But what is it like for people who don’t have a mental model yet? In those cases, what people tend to do is emit events that are making sense within the context of source code and align that with all the project history that already exists in their heads. They then consult and interpret the data with that context. This is the jigsaw approach. If the events reflect the structure of the code, then you have to understand some of the code in order to understand what the events mean. Mental model formation is therefore dependent on having access to the code, reading it, and grasping its structure.
The outline approach is one that is more easily described as reflecting features or a user’s journey. Someone with a grasp of the product can reflect on your data and use it to make predictions. This helps model formation because understanding the product’s broad structure is arguably simpler than understanding its code, and you can bring all of that to the operational environment.
An example at Honeycomb
We’ve recently had discussions about this within Honeycomb. When data makes it to us, it goes through a load balancer, then through a gateway (shepherd), which pushes it onto Kafka, and it gets stored in a query-friendly format by our in-house database (retriever).
The way our service level objectives (SLOs) are defined internally tend to align with user journeys. We have SLOs for queries, ingestion, triggers, SLOs themselves, and so on. This is because SLOs should alert us when our users suffer, not just when something may be going wrong in unnoticeable ways or for such a short period of time we couldn’t act on it.
But our SLOs currently are split up less effectively than they could be. Right now, we’ve defined ingest SLOs three times over:
- Once for our event input from Beelines
- Once for OTLP endpoints
- And one time extra using load balancer metrics
Many of our endpoints are instrumented using the internal Go framework’s handler names and structures. This has many implications: If a thing in the back end goes really bad, we can be paged 3+ times for a single type of failure, which creates more noise per signal. If we change something in the implementation or rename non-public elements, we may silently break our SLOs (this happened at least once already). If you want to understand the traces and events, they presuppose understanding the underlying frameworks, servers, and architecture used to get the most out of them, which can impact debugging.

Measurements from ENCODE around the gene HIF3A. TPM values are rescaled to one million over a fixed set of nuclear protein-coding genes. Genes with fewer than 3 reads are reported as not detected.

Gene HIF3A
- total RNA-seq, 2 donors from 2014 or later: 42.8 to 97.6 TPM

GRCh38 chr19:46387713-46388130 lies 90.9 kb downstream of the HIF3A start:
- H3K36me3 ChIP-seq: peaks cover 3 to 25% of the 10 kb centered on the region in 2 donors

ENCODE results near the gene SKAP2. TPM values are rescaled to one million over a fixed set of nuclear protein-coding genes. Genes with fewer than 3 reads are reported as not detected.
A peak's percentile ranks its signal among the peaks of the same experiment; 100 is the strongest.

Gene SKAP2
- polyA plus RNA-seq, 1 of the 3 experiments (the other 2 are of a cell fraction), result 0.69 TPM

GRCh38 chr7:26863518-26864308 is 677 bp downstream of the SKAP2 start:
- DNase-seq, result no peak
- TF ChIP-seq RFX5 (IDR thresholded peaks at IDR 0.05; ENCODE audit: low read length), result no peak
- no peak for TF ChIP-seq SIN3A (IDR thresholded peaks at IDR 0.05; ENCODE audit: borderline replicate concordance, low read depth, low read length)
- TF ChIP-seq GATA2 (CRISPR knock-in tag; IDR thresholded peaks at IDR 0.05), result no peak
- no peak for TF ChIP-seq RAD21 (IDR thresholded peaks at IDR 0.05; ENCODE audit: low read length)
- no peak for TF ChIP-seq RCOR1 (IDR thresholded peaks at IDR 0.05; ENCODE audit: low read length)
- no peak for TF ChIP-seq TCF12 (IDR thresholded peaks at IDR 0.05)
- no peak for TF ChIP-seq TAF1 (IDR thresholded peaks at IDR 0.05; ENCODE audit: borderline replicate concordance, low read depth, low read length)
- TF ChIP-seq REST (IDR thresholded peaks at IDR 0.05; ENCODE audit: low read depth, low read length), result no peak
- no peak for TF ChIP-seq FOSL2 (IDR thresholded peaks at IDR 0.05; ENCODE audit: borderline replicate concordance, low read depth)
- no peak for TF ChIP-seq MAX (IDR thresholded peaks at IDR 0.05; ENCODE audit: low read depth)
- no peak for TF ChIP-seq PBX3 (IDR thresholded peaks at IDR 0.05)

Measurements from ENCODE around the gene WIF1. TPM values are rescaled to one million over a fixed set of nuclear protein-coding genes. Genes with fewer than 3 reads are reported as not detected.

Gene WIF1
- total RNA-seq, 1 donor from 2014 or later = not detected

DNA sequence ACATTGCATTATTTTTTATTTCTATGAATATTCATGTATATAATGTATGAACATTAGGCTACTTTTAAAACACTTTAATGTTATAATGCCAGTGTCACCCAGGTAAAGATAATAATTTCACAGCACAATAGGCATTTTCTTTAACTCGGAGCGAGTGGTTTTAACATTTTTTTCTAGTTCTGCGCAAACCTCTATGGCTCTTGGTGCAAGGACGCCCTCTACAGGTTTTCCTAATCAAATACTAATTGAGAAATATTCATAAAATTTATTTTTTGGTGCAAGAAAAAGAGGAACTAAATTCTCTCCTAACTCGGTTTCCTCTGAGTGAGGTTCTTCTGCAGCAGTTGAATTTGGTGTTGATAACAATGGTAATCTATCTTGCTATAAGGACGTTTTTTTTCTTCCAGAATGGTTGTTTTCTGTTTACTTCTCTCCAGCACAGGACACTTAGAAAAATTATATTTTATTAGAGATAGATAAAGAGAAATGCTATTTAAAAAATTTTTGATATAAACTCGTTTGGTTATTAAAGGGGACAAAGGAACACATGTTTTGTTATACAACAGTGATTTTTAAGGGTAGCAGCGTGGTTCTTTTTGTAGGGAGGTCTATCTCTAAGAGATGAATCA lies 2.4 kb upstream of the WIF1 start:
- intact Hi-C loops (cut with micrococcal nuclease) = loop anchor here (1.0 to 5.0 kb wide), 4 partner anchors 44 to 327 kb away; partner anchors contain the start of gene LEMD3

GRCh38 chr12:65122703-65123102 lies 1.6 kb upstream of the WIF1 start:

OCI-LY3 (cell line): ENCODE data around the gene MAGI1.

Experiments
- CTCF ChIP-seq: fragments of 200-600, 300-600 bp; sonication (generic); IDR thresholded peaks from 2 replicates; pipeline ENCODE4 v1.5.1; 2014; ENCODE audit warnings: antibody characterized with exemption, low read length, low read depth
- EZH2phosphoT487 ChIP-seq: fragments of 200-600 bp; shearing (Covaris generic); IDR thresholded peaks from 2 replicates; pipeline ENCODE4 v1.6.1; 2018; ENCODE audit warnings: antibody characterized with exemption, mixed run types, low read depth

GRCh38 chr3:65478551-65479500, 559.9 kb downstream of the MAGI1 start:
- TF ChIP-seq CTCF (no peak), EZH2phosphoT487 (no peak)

A better way to do things would be to keep the data around, but actually name the spans and events according to what they mean. Rather than having something like
handler.method: /opentelemetry.proto.collector.trace.v1.TraceService/Export as the main instrumentation key, you may want something more connected to user flows such as "
ingest", with a label such as
ingest.type: OTLP, and then keep the specific
handler.method attribute as metadata to provide information grounded in a richer context.
You now have the ability to define a single SLO for all your ingestion points. You can then use our BubbleUp feature to figure out issues when they happen, and automatically expand your alerting to cover new or changing endpoints. If some of your ingestion endpoints are very low traffic though, volume may make it necessary to still split them, but at least it’s intentional.
Increased data availability—often driven by automated instrumentation—is generally a good thing (unless it all becomes too noisy). However, observability implies an ability to extract meaning. Augmenting the data by injecting product-level concepts to provide an outline of what it means makes interpretation more robust and aids mental model formation. It also means that your content will be easier to use for non-engineers, and your observability tools can become huge helpers for other parts of your organization.
Developing with OpenAI and Observability
Honeycomb recently released our Query Assistant, which uses ChatGPT behind the scenes to build queries based on your natural language question. It's pretty cool. While...
Alerting on the User Experience
When your alerts cover systems owned by different teams, who should be on call? We get this question a lot when talking about SLOs. We...
The Case for SLOs
With one key practice, it’s possible to help your engineers sleep more, reduce friction between engineering and management, and simplify your monitoring to save money....